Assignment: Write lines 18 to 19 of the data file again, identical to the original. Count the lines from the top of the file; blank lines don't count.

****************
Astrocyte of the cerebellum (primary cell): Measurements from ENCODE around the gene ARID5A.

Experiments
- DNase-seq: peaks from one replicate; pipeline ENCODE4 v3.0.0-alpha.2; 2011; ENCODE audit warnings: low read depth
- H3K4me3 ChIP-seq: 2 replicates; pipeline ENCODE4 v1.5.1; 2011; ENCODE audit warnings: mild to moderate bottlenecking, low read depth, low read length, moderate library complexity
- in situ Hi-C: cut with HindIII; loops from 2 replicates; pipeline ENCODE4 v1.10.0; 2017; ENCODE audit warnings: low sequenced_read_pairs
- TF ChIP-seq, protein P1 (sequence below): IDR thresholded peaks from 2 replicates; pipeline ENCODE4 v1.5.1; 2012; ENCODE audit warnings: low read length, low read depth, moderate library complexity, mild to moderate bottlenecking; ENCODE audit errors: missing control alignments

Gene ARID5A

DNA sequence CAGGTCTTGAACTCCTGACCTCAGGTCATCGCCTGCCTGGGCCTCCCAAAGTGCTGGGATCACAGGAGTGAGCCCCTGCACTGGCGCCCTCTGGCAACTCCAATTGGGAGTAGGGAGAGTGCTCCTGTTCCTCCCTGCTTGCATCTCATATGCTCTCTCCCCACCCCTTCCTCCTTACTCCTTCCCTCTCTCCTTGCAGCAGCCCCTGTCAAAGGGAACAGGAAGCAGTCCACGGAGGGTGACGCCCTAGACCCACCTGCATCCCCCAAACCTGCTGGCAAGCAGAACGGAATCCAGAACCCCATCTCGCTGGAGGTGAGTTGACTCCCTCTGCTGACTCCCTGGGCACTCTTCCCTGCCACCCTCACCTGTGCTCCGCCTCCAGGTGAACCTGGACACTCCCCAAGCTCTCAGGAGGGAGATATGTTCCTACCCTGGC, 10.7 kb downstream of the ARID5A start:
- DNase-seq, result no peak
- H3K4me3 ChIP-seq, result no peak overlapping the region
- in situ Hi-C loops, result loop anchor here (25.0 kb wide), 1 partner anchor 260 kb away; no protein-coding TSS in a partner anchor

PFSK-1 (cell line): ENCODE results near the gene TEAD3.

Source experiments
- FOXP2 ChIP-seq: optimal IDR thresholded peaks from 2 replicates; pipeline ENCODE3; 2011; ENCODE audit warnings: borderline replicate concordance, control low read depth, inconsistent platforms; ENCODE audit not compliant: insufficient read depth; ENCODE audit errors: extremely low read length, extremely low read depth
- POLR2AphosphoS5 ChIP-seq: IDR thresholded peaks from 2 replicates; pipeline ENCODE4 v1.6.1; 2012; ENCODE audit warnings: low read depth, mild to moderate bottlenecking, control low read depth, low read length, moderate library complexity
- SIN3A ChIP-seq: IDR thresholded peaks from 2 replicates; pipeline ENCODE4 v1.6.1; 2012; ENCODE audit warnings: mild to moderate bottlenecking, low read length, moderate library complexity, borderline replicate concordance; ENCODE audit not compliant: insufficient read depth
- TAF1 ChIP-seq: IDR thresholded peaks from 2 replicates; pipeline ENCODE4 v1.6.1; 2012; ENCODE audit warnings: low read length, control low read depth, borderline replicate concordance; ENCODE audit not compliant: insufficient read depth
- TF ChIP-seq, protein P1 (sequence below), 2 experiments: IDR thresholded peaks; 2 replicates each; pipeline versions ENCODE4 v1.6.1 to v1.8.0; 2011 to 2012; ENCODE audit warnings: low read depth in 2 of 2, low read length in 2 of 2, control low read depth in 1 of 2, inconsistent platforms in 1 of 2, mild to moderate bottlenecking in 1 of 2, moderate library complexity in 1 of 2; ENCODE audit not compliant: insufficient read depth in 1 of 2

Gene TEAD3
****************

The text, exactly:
- TF ChIP-seq, protein P1 (sequence below), 2 experiments: IDR thresholded peaks; 2 replicates each; pipeline versions ENCODE4 v1.6.1 to v1.8.0; 2011 to 2012; ENCODE audit warnings: low read depth in 2 of 2, low read length in 2 of 2, control low read depth in 1 of 2, inconsistent platforms in 1 of 2, mild to moderate bottlenecking in 1 of 2, moderate library complexity in 1 of 2; ENCODE audit not compliant: insufficient read depth in 1 of 2

Gene TEAD3